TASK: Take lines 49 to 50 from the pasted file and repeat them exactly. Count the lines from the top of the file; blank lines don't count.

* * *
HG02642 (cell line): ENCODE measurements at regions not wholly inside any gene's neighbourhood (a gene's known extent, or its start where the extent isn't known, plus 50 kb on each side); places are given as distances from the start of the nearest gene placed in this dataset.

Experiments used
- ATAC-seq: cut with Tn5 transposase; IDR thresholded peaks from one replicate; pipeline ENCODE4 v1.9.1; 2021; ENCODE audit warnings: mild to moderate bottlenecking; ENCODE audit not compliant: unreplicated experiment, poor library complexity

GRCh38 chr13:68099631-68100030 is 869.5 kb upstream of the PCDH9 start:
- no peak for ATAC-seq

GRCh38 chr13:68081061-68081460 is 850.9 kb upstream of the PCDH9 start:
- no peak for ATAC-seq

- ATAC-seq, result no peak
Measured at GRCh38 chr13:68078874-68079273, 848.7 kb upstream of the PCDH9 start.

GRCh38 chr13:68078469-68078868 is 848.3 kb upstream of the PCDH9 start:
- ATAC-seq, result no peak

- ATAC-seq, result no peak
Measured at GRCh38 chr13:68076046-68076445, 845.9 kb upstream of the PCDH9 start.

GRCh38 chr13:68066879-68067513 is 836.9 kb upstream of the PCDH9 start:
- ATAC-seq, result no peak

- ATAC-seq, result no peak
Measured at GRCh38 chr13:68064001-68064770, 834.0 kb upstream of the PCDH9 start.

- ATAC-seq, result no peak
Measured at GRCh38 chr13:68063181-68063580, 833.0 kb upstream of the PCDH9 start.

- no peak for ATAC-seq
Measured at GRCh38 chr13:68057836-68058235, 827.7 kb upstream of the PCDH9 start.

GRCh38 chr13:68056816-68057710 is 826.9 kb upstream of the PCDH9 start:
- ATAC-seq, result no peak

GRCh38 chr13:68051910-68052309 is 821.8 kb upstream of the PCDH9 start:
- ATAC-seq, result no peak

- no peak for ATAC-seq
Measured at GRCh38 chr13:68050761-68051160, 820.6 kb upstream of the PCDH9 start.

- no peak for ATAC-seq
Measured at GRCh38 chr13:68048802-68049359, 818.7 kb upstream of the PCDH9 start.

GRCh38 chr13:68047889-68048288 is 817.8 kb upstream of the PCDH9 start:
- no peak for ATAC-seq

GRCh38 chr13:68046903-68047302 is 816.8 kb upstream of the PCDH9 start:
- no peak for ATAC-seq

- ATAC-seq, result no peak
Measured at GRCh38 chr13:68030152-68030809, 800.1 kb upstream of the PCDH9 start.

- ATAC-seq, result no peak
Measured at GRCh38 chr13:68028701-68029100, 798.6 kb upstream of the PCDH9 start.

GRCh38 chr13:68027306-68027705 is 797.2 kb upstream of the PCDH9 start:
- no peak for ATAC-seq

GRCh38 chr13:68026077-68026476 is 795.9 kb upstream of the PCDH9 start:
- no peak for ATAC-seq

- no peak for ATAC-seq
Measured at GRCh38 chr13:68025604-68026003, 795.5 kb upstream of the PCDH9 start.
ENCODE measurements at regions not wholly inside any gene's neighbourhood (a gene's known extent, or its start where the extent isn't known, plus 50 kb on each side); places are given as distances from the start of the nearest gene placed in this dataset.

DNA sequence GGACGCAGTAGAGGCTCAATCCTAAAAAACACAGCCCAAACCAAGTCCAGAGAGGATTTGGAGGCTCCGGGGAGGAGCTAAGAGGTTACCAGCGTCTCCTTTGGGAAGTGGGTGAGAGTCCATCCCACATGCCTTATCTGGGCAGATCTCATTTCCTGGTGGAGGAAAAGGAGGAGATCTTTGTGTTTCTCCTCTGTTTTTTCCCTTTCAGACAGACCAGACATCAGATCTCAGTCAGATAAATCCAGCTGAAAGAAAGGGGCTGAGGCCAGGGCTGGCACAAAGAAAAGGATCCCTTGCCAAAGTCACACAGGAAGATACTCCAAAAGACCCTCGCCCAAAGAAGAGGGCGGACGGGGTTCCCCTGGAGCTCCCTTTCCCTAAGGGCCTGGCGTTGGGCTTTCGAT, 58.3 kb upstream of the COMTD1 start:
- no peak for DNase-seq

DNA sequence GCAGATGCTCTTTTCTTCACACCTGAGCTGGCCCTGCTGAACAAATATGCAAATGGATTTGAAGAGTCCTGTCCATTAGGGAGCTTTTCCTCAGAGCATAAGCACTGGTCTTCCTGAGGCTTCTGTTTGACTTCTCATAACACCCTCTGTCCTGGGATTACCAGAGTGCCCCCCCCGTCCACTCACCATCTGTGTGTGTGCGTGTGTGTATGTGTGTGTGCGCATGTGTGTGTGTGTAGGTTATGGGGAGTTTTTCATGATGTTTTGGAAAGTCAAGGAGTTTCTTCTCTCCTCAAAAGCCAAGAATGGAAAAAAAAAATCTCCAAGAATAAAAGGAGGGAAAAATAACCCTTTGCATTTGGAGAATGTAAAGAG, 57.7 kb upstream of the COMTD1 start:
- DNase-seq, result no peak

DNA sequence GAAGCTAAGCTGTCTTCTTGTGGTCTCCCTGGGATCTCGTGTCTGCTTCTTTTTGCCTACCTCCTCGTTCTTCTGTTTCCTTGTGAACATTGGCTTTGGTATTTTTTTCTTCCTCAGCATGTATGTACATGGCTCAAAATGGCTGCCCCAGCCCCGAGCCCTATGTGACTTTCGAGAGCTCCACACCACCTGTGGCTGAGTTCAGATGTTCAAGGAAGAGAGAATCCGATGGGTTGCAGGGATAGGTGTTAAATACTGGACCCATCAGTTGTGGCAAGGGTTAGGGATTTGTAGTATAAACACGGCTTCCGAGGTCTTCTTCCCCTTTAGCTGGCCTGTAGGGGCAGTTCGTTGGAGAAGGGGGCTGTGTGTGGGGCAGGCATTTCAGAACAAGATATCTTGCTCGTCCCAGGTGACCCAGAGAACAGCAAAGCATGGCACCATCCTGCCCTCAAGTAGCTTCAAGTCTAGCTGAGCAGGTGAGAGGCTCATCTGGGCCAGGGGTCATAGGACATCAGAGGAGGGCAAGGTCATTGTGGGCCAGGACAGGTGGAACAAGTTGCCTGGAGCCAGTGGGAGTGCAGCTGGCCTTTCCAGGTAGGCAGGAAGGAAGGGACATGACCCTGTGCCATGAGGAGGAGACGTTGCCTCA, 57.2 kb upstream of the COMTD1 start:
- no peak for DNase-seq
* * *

DNA sequence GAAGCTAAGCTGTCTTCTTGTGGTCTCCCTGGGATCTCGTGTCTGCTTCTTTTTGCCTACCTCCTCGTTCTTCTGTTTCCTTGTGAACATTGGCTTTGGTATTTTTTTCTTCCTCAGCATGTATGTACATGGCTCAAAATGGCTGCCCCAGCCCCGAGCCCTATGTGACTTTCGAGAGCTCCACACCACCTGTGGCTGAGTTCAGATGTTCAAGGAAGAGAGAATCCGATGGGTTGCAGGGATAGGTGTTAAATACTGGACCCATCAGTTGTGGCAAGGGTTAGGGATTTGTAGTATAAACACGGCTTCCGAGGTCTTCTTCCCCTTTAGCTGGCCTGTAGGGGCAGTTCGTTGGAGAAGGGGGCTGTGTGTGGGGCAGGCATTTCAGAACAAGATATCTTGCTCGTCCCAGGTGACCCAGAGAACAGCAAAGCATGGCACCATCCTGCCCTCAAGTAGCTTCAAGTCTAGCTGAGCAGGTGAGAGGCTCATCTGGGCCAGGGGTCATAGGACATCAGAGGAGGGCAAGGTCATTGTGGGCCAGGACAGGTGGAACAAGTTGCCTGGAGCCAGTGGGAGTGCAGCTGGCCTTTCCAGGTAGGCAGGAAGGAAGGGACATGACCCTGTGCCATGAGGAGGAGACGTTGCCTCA, 57.2 kb upstream of the COMTD1 start:
- no peak for DNase-seq